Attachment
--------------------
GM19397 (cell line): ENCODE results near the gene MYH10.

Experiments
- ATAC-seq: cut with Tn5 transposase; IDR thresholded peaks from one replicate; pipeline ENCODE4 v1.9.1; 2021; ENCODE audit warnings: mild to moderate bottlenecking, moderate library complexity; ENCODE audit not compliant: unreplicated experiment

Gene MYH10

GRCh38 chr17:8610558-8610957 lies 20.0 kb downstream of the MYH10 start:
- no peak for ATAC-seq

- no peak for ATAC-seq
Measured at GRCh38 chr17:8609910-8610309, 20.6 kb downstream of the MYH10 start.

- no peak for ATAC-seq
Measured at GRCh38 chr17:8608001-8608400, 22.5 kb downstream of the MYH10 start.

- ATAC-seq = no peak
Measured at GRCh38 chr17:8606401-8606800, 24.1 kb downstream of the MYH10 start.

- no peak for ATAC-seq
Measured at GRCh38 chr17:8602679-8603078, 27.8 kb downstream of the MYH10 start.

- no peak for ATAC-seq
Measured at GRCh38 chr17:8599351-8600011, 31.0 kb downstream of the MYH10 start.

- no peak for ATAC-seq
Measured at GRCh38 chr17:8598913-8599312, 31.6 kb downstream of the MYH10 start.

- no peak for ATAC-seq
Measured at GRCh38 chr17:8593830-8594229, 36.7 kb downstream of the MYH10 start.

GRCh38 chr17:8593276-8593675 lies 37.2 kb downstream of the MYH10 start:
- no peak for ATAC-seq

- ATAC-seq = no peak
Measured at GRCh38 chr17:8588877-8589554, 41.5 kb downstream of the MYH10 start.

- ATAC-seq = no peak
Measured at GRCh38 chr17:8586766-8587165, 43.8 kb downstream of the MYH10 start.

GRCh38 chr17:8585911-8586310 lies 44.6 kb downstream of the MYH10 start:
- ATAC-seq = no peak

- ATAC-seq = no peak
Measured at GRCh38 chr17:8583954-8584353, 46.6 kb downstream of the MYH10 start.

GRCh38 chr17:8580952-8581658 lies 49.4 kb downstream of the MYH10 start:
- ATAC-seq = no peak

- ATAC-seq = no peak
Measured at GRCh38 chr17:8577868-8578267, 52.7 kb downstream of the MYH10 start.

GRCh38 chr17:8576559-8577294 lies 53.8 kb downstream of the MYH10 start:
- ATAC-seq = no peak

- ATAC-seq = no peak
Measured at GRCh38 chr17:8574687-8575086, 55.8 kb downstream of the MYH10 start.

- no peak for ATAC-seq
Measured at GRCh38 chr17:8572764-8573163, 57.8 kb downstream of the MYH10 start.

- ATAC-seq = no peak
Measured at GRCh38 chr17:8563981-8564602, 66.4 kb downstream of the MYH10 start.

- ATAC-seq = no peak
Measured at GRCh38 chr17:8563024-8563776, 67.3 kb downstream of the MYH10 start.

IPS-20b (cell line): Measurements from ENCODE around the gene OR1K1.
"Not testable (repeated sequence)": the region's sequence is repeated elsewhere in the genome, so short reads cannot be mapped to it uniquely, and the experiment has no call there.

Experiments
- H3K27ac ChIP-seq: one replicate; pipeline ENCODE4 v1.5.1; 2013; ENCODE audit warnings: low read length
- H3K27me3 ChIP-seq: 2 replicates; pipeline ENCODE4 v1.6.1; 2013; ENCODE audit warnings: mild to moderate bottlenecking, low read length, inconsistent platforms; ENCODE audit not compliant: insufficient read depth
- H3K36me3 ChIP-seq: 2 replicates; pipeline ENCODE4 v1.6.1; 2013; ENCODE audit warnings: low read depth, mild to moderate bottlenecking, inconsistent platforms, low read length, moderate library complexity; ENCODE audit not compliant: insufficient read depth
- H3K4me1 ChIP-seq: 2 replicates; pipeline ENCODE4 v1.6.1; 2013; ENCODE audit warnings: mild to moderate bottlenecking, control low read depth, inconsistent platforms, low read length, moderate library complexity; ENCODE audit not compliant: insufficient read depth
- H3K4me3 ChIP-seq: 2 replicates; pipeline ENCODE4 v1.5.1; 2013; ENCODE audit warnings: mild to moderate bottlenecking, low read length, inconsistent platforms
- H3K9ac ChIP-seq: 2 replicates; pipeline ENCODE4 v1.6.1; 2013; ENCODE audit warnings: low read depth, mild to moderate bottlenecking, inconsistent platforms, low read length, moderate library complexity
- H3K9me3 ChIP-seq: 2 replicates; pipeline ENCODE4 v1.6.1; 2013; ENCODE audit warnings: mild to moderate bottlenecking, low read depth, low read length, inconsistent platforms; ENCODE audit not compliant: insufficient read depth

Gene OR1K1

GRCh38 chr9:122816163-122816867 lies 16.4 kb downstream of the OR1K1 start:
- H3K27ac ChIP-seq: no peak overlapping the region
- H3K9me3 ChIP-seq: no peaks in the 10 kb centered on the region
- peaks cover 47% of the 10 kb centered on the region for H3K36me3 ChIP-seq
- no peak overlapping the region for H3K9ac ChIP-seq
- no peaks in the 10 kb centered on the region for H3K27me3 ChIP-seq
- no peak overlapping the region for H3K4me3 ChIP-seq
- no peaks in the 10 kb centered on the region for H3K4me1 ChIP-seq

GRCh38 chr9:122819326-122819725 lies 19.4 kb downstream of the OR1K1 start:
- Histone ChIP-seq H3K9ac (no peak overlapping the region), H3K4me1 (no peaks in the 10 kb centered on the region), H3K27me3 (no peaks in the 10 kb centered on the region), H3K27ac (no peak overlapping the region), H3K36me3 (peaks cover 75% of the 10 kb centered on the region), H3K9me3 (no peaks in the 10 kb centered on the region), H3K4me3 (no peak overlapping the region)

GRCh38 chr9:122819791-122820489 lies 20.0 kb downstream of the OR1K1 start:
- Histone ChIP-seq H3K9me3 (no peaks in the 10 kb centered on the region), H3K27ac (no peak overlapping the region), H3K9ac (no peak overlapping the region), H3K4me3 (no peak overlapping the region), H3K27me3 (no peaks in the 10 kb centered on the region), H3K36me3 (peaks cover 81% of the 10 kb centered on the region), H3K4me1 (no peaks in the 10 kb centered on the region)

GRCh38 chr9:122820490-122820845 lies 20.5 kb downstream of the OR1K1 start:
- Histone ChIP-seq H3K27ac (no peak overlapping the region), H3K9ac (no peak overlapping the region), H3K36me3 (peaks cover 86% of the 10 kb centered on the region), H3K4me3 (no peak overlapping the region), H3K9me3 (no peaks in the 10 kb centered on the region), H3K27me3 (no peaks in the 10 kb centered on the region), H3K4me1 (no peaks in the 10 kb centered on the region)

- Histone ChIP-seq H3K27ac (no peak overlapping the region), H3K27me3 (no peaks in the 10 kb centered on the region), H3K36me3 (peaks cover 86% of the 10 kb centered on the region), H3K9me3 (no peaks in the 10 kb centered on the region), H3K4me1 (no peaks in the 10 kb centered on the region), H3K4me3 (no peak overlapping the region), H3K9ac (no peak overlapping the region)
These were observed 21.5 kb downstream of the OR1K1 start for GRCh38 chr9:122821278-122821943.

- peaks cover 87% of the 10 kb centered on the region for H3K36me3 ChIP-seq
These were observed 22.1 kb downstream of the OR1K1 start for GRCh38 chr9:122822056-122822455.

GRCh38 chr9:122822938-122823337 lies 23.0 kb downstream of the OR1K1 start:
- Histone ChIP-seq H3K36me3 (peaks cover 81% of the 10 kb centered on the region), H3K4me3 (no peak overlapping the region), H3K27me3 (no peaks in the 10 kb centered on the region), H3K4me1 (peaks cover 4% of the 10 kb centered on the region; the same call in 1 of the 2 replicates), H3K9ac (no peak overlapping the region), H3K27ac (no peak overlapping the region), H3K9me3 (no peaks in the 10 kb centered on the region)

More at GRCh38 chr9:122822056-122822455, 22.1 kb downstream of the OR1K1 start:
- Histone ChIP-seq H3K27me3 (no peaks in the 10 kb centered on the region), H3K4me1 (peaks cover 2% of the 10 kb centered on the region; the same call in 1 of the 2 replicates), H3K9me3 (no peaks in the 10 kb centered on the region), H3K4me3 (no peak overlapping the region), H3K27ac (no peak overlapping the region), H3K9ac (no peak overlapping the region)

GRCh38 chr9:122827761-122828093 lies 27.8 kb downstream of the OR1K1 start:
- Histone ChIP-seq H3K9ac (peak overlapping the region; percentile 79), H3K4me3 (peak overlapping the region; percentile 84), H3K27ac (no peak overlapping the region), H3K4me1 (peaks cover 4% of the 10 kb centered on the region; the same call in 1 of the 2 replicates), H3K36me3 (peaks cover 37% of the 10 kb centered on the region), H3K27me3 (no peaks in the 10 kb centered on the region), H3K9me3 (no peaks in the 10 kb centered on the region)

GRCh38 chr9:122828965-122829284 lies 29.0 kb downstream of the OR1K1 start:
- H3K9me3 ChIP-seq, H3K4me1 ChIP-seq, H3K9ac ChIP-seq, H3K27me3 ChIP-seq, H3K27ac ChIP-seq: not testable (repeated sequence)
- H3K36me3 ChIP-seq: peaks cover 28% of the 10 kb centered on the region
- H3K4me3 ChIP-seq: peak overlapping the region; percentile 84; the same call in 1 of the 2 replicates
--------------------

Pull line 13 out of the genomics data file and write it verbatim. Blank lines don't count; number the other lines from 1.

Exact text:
- no peak for ATAC-seq